- The Washington Times - Wednesday, October 29, 2008

The fiscal liberalism that swept through the District in the late 1970s with the ascension of Marion Barry theoretically lasted as long as it could - 16 years before the hiring of 40,000 employees, ultra-high taxes, outrageous spending, sparse oversight and corruption bankrupted the city.

The D.C. Council that emerged from that dark fiscal chasm turned things around, and moved the city in a more conservative financial direction. Jack Evans is the lone member left from that council whose name will be on the ballot on Election Day. The next council will need Mr. Evans and Michael A. Brown, the self-proclaimed “Independent Democrat,” who remembers the dark days and is bent on moving the city toward a more business-friendly climate.

As chairman of the council’s finance committee, Mr. Evans’ Wharton-School-of-Business approach helped deliver lower taxes, secure business support in helping pay for the new baseball stadium (although we opposed the idea of public financing) and he has been - at times - one of the only council members to defend residents’ pocketbooks and wallets against the onslaught of mayors trying to “fee their way out of deficits.” The city’s major economic centers - Georgetown, Downtown, Dupont Circle and K Street - are booming in his ward.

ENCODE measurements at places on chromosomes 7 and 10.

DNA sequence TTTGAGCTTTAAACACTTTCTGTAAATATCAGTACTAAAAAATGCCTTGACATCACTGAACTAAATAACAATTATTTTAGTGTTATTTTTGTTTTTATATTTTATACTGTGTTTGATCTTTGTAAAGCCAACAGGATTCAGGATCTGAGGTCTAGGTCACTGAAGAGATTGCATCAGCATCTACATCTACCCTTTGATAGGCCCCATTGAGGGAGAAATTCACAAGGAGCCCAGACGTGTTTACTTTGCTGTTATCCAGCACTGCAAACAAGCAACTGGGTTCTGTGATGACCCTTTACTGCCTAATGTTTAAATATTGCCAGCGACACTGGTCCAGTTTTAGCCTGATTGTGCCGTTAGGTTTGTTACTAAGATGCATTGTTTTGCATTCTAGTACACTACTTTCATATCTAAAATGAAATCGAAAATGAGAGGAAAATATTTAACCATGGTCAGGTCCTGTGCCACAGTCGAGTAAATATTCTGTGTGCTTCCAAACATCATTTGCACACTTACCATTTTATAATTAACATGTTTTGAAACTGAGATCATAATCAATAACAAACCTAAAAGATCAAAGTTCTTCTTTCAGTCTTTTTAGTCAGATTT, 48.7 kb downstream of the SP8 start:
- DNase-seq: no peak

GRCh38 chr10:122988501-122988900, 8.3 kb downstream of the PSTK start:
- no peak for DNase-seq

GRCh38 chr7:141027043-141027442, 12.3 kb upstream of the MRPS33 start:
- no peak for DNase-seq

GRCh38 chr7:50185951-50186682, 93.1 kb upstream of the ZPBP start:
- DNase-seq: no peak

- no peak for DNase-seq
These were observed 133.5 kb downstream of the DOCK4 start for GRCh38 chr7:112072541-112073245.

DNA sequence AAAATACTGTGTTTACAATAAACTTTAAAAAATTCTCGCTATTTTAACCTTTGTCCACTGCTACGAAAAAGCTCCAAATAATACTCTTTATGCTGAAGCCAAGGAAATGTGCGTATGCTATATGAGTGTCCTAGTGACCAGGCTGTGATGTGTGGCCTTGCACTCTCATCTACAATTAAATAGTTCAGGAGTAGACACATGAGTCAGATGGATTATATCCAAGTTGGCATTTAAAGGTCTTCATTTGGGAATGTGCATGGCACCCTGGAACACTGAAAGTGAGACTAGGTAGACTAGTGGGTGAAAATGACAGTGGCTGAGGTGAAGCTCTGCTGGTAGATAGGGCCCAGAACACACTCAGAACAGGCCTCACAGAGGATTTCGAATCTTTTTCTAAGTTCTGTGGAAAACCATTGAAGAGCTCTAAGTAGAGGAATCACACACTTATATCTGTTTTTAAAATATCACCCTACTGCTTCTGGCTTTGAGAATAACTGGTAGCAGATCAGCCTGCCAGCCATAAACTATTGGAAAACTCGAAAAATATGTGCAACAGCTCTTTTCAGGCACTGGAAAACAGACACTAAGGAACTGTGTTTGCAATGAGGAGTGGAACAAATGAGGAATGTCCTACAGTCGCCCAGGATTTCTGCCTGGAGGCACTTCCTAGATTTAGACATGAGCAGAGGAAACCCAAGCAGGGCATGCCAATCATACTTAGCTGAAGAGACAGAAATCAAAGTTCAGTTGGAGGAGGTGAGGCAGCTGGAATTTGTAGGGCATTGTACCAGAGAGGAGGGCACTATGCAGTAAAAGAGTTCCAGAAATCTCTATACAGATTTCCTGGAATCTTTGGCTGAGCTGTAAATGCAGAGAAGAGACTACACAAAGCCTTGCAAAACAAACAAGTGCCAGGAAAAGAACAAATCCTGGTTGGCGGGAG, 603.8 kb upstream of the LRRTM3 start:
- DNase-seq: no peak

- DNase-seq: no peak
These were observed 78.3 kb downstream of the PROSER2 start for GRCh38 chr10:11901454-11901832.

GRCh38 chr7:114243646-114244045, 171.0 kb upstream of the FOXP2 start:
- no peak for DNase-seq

We’ll be very candid: The “independent” Mr. Brown refers to in his moniker includes the words “of the mayor” - and that is sorely needed on the council.

For the first two years of the Fenty administration, the council’s prostrate position to the mayor’s spend-now, spend-more, spend-quickly agenda for public schools, coupled with his ask-no-questions political style, has been difficult to watch. The council only began rising to the challenge this summer, when it refused to approve several school construction contracts after the Fenty administration declined to provide the necessary information to lawmakers. Mr. Brown also has an added bonus: He has some very good relationships on Capitol Hill.



Not often can change, institutional knowledge and solid experience all be voted on in one election. These two candidates are as close to fiscal conservatism as D.C. stakeholders will probably get. The Washington Times endorses Jack Evans and Michael A. Brown.

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